# How to calculate these summations?

How to find the values of these kind of summations:

$$\large\sum_{i=0}^6(6-i)\;\ast\;\sum_{j=1}^6(7-j)\;\ast\;\sum_{k=2}^7(8-k)\;\ast\;\sum_{\ell=3}^8(9-\ell)$$

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@m.woj * means multiplication here. – Eight Jun 8 '12 at 6:49
abhinav8, Zev Thanks. (Question was: what does asterisk mean in that context?) – data Jun 8 '12 at 6:51

Use that \begin{align}\sum_{t=a}^b(c-t)&=\left(\sum_{t=a}^bc\right)-\left(\sum_{t=a}^b t\right)\\\\&=\left(\sum_{t=a}^bc\right)-\left(\sum_{s=0}^{b-a} (s+a)\right)\\\\ &=\left(\sum_{t=a}^bc\right)-\left(\sum_{s=0}^{b-a} s\right)-\left(\sum_{s=0}^{b-a}a\right)\\\\ &=(b-a+1)c-(b-a+1)a-\left(\sum_{s=0}^{b-a} s\right)\\\\&=(b-a+1)(c-a)-\left(\sum_{s=0}^{b-a} s\right)\\\\&=(b-a+1)(c-a)-\frac{(b-a)(b-a+1)}{2}\\\\&=(b-a+1)(c-a-\tfrac{b}{2}+\tfrac{a}{2})\\\\&=(b-a+1)(c-\tfrac{b}{2}-\tfrac{a}{2})\end{align} for each term. For example, $$\sum_{i=0}^6(6-i)=6+5+4+3+2+1=\fbox{21}=7\cdot 3=(6-0+1)(6-\tfrac{6}{2}-\tfrac{0}{2})\qquad\checkmark$$

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you seems to be wrong in last two steps of your equation, (c-a-(b/2)+(a/2)) should be equal to (c-(b/2)-(a/2)) but you have got (c-(b/2)+(a/2)).pls check and correct me if i am wrong. – Eight Jun 8 '12 at 6:43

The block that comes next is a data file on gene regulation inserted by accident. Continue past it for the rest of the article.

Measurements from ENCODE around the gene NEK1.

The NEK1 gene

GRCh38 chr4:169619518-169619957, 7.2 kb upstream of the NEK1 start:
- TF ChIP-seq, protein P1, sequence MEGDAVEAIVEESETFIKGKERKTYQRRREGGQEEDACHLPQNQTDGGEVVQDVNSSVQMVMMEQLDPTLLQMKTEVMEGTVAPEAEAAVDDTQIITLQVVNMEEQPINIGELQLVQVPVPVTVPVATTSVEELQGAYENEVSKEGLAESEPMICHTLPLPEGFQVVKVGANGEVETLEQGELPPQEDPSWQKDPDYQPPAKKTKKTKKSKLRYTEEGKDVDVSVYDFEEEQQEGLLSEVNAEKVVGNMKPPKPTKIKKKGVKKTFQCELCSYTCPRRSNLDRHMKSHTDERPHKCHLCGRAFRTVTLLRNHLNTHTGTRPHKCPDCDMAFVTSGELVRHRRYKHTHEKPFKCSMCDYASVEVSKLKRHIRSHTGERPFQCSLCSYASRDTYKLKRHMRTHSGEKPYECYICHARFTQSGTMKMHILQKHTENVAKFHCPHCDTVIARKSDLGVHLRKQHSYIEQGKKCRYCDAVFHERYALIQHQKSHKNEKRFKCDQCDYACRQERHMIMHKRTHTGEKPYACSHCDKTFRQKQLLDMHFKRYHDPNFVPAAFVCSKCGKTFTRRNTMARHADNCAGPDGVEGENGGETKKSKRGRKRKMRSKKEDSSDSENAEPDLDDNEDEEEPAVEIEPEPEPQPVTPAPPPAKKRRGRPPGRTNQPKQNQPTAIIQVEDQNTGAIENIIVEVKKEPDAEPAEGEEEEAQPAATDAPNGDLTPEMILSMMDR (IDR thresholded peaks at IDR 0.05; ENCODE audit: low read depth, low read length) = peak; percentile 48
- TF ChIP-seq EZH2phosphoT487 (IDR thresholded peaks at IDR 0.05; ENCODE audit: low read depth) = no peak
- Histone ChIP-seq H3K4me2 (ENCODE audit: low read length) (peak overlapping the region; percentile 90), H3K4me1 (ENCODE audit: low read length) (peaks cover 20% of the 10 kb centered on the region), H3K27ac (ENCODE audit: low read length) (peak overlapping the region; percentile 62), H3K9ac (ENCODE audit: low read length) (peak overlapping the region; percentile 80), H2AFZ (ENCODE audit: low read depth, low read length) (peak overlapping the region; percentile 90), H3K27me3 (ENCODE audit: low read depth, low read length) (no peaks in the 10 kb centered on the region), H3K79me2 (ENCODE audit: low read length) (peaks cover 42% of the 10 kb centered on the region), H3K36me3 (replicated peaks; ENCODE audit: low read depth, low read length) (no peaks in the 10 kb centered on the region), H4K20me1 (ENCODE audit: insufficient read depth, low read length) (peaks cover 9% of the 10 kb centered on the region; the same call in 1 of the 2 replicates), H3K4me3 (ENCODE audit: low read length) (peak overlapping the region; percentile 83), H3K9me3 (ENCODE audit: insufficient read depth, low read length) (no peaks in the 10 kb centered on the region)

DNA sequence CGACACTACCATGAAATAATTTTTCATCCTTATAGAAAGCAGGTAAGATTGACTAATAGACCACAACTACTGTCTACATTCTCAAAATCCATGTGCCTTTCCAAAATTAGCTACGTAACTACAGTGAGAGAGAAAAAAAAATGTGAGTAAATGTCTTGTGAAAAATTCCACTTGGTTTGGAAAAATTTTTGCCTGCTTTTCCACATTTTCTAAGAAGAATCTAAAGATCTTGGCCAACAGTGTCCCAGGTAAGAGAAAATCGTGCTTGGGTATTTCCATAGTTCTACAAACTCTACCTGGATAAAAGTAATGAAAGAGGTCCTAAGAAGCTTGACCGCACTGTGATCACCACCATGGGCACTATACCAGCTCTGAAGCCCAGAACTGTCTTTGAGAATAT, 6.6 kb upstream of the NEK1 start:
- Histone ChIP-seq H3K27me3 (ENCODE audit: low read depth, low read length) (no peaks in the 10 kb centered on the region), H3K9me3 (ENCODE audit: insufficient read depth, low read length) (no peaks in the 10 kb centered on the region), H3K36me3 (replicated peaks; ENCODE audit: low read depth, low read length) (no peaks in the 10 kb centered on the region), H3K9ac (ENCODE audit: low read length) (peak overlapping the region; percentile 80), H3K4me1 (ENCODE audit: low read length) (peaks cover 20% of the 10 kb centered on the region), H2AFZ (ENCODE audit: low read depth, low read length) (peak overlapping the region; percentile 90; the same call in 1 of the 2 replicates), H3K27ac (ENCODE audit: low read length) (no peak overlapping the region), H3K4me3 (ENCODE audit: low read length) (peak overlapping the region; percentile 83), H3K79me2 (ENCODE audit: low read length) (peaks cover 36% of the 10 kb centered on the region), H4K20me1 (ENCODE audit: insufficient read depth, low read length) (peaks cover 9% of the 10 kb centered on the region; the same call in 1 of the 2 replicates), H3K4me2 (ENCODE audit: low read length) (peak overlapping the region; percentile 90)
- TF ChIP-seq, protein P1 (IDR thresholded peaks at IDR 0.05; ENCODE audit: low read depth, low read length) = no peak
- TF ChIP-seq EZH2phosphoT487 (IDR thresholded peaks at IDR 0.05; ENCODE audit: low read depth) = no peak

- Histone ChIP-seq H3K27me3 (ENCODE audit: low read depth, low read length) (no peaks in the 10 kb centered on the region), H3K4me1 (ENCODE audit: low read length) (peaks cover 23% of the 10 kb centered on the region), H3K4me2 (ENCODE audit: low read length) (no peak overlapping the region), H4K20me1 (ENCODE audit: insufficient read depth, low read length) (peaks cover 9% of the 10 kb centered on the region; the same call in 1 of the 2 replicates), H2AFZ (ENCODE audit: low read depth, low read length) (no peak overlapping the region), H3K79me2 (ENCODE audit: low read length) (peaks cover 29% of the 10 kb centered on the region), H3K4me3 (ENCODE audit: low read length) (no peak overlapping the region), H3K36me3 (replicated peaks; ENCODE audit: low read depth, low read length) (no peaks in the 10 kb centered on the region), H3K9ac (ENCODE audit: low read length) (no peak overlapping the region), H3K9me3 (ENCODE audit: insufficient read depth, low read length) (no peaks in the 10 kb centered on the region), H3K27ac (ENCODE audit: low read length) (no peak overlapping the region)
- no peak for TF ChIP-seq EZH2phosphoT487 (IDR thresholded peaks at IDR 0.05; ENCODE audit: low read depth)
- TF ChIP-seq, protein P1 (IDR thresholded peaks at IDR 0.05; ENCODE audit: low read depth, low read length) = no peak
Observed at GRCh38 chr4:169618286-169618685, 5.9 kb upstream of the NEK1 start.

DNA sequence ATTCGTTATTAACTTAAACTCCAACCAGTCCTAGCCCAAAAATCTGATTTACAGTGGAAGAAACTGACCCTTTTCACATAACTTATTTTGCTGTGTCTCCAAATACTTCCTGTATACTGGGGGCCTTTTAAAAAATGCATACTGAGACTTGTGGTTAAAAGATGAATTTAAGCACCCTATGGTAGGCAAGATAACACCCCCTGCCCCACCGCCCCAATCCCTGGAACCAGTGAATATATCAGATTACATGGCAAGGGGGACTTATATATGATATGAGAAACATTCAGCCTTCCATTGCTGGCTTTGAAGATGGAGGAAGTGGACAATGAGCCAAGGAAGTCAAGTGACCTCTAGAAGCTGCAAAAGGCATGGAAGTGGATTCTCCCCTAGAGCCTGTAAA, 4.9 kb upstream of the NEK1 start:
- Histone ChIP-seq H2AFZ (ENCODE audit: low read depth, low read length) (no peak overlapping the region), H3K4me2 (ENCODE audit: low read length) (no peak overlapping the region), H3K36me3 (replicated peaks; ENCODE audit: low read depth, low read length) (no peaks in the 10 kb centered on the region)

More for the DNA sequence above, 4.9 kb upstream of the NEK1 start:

@abhinav8: Thanks for catching that! You're correct, I made a careless error. I've edited my answer with the correct expression. – Zev Chonoles Jun 8 '12 at 6:45

Or the formula:

$$\sum_{i=k_1}^{k_2} (p-i) = (k_2-k_1+1)(p-\frac{1}{2}(k_1+k_2)).$$

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The answer to the original question is 194,481. – copper.hat Jun 8 '12 at 6:29

Hint: Use the following formula.

• $\displaystyle \sum\limits_{i=1}^{n} i = \frac{n \cdot (n+1)}{2}$.

• $\displaystyle \sum\limits_{i=0}^{6} (6-i) = \sum\limits_{i=0}^{6} (6 - i) = 6 \cdot \bigl(1+1+1+1+1+1+1\bigr)- \sum_{i=0}^{6} i =6 \times 7 - \frac{6 \cdot 7}{2}$

Similarly you can calculate the other summation's as well and then multiply them.

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Huh? How would that work in this case? – Gigili Jun 8 '12 at 6:09
@Gigili: I have edited my answer. – user9413 Jun 8 '12 at 6:12
Should the answer be $1+...+6 = 21$? – copper.hat Jun 8 '12 at 6:18
@copper.hat: Yeah. $21 = \frac{6 \cdot 7}{2}$ – user9413 Jun 8 '12 at 6:19
I may be completely mistaken, but you value of $\sum_{i=0}^6 (6-i)$ seems completely wrong. Why would $i$ start first at 0 then 1? Why would $\sum_{i=1}^6 6 = 6 \cdot (1+2+3+4+5+6)$? – Najib Idrissi Jun 8 '12 at 6:28